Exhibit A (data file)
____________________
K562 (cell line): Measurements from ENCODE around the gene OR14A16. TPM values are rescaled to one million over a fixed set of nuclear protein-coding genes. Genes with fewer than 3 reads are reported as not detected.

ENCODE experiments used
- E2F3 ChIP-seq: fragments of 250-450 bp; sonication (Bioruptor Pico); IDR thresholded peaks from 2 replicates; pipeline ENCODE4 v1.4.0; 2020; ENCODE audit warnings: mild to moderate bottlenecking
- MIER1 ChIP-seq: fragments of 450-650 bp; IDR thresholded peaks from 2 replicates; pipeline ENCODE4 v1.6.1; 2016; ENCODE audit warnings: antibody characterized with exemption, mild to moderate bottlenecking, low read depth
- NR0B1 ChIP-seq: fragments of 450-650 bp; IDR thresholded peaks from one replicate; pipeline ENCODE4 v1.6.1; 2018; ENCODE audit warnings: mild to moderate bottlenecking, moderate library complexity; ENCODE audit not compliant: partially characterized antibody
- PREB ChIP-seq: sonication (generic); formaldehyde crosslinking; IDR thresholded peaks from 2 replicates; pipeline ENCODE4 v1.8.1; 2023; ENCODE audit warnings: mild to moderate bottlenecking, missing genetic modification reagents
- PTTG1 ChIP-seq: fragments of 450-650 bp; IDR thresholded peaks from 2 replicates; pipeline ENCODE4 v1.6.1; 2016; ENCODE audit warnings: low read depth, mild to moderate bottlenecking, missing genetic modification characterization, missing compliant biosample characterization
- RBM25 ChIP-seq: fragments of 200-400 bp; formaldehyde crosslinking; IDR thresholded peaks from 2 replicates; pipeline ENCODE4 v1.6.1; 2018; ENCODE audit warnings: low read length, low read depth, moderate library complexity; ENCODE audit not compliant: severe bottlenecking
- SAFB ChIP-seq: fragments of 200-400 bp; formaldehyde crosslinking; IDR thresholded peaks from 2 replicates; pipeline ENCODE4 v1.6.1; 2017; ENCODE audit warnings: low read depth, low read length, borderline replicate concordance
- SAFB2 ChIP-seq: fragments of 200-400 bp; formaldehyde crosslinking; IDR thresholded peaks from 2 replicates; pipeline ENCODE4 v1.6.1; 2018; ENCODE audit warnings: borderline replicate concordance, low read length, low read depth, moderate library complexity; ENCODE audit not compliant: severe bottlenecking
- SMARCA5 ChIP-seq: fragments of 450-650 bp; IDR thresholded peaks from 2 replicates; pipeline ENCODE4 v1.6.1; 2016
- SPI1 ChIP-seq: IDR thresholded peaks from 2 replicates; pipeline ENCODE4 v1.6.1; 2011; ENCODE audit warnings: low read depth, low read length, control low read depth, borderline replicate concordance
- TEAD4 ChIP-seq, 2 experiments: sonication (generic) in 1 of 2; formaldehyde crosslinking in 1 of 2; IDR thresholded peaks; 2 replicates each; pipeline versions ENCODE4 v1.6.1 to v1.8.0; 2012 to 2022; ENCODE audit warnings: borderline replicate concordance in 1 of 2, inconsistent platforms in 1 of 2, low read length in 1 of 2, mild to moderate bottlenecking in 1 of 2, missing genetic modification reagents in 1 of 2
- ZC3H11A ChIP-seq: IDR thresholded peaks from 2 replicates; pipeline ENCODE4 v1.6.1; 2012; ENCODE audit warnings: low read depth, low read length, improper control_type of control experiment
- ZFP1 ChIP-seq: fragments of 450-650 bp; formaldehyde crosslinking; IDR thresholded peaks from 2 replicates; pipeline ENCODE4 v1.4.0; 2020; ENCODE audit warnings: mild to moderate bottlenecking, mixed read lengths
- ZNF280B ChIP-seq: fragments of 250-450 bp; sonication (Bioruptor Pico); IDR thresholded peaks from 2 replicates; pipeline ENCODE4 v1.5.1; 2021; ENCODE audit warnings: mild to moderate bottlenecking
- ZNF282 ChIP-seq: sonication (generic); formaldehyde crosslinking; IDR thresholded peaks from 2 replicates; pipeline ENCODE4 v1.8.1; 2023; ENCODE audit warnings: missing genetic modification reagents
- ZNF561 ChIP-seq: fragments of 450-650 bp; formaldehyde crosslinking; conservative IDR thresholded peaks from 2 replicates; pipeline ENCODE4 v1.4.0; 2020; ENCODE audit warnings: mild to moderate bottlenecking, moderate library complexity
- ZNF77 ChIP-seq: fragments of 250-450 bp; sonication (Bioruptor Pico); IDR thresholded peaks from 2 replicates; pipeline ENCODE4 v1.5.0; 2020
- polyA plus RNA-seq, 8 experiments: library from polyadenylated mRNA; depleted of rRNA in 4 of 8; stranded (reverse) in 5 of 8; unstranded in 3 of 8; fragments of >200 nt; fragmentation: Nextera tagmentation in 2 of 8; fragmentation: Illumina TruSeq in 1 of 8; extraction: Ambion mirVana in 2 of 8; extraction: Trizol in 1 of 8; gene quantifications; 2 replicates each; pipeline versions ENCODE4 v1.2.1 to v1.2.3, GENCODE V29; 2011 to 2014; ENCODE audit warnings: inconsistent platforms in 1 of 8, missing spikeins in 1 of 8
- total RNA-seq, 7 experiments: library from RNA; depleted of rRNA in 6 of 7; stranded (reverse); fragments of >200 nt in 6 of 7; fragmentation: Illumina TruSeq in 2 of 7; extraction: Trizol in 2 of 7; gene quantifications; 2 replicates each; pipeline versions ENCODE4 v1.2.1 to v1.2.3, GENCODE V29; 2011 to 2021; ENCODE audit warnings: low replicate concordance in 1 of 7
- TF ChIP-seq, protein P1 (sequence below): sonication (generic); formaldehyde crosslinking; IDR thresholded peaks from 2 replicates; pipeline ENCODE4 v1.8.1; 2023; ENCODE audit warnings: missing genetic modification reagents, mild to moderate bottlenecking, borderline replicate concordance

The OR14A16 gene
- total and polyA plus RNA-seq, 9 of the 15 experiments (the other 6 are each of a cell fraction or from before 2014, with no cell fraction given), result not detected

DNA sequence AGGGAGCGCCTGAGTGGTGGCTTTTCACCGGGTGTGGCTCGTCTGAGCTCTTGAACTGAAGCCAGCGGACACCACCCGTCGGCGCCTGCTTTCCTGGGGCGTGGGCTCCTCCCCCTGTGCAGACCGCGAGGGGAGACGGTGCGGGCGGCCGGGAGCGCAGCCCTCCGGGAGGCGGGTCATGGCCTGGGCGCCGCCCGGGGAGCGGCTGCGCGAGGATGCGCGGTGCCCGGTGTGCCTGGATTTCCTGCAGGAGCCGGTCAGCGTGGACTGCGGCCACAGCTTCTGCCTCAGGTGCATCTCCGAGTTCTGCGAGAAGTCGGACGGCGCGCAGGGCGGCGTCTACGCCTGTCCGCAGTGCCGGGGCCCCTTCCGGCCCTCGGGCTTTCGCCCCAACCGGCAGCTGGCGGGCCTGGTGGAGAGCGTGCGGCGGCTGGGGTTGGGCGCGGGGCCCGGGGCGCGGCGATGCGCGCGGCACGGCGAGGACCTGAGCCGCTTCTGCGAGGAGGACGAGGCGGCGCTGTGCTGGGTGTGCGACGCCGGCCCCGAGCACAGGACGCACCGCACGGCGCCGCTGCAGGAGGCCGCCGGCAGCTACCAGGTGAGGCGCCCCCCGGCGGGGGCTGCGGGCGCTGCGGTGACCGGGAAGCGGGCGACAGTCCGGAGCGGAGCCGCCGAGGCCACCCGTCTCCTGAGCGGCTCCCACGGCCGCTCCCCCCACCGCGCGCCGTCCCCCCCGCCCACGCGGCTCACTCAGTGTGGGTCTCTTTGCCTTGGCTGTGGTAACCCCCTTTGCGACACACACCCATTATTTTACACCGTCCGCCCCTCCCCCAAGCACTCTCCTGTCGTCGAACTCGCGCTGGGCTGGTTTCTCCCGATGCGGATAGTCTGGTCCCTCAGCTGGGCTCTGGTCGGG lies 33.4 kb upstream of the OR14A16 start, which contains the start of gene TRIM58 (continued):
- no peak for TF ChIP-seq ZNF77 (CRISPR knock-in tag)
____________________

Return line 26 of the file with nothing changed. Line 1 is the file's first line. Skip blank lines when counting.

- no peak for TF ChIP-seq ZNF77 (CRISPR knock-in tag)